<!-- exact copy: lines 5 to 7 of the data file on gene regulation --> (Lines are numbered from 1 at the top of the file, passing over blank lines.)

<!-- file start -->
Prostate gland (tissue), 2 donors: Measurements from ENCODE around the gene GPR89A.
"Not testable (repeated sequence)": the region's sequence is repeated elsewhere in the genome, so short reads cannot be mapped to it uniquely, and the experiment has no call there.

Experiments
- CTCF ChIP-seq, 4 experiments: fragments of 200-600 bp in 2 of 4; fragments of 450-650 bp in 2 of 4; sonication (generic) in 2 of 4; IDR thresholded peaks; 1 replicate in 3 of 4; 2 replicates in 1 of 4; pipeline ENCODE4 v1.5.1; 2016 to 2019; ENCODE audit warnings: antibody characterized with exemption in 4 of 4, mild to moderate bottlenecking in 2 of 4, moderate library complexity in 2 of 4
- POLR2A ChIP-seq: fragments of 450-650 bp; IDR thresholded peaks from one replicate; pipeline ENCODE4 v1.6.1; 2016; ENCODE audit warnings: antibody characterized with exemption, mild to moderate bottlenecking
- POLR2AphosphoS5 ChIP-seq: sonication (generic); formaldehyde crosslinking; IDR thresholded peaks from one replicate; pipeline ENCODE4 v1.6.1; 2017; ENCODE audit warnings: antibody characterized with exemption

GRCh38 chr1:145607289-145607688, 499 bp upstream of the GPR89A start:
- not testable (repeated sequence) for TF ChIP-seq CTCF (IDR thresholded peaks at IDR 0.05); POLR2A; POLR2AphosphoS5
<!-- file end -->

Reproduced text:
- POLR2A ChIP-seq: fragments of 450-650 bp; IDR thresholded peaks from one replicate; pipeline ENCODE4 v1.6.1; 2016; ENCODE audit warnings: antibody characterized with exemption, mild to moderate bottlenecking
- POLR2AphosphoS5 ChIP-seq: sonication (generic); formaldehyde crosslinking; IDR thresholded peaks from one replicate; pipeline ENCODE4 v1.6.1; 2017; ENCODE audit warnings: antibody characterized with exemption

GRCh38 chr1:145607289-145607688, 499 bp upstream of the GPR89A start: